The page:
By now most of us have read about or seen in person or even participated in one of these Do-It-Yourself Parades that were standard fare during the early days of social distancing. The very first parade I was invited to be a part of was to celebrate Emmett’s thirteenth birthday.
Emmett is friends with my youngest son and lives just a block away so we were invited, along with a whole slew of people, to line up in the nearby elementary school’s parking lot. At the appointed time we would all drive past Emmett’s, waving our signs and honking and yelling well-wishes.
I didn’t know exactly what to expect as we queued up (this was one of the very first DIY parades in our neighborhood) but I was most definitely surprised by what did happen.
I’m sure you can picture most of it: lots of cars and vans and trucks lined up. Lots of kids yelling from car to car. Some banners and balloons and signs. Once the parade got underway there was a cacophony of horns and benign screaming and disparate renditions of Happy Birthday being sung.
I was surprised how exciting and honoring and real it all felt. Not like a birthday party, sure, but surprisingly energetic and joyful. Until, that is, we drew up to Emmett’s house.
We were towards the back of the line and by the time we got to Emmett’s, this new thirteen-year-old was sitting on his parents bumper, head leaned back against the car, with a pained look on his face. There was no smile there at all.
This was surprising. Emmett is a huge extrovert and I figured he’d love this surprise parade of well-wishers.
But he did not love it. In fact, it seemed to me as we pulled away that there may have been some tears coming down that angry/bored/not-smiling face.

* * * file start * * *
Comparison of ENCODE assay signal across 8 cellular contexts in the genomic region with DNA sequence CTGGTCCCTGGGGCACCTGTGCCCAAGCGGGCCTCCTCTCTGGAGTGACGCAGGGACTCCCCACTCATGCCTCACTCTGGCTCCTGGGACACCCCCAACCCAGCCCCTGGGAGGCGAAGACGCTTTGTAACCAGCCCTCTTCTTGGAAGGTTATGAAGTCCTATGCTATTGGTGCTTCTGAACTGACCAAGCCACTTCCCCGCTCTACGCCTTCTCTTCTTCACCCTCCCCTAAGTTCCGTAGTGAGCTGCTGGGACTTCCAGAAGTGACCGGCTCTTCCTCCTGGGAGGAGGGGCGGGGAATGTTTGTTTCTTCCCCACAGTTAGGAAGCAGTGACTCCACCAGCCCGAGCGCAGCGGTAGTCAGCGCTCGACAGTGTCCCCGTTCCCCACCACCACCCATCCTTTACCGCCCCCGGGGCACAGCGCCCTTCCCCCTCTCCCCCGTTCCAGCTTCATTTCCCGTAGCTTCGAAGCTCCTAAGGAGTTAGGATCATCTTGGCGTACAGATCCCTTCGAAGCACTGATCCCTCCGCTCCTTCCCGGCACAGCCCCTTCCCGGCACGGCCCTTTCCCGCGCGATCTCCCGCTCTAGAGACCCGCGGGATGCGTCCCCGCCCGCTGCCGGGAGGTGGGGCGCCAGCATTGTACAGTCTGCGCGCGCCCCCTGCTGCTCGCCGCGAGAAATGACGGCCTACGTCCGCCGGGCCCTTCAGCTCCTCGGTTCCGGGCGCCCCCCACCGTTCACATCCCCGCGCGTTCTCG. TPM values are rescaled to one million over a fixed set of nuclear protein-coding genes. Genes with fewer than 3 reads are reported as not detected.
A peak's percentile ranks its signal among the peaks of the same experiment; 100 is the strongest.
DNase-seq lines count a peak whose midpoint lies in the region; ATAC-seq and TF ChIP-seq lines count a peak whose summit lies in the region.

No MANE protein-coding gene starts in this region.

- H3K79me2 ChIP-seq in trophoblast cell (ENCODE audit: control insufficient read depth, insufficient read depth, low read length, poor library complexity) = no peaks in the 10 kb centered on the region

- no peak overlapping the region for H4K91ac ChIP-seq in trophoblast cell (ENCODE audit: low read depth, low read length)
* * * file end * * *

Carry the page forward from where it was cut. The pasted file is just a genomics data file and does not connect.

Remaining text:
We puzzled over his response as we pulled away. Maybe he was feeling sick? Maybe he had just gotten up? Maybe he wanted to be inside playing on his Xbox?
The mystery was solved a week later when we received a hand-written thank you letter from Emmett. He thanked us for being part of the parade and then explained that he was really embarrassed by the whole thing.
The letter was very sweet, but to be honest I wonder if “embarrassed” is the right word. Emmett is a class clown, you see. Never met a crowd he didn’t like. I wonder if Emmett was just overcome by this communal expression of love. Remember, at that point none of us had seen someone get a whole parade just for themselves. How unexpected and unambiguous must our expression of love been to Emmett? Maybe what I saw as we pulled away were the tears of the beloved, an uncontrollable reaction to all the love being poured out?
After all, we’re used to people saying hi or giving us a present or even coming to a birthday party. We kind of expect those things, even. But a parade? I wonder if Emmett had ever felt so openly, publicly loved by his friends as he did when a string of decorated cars and vans and trucks made their way, raucously, past his house.
I wonder if we’ll get used to parades and no longer be moved by them as we are right now.
Perhaps, then, we’ll just have to keep thinking up new and fresh ways of saying “We love you” to our friends so that this life-changing message is really heard.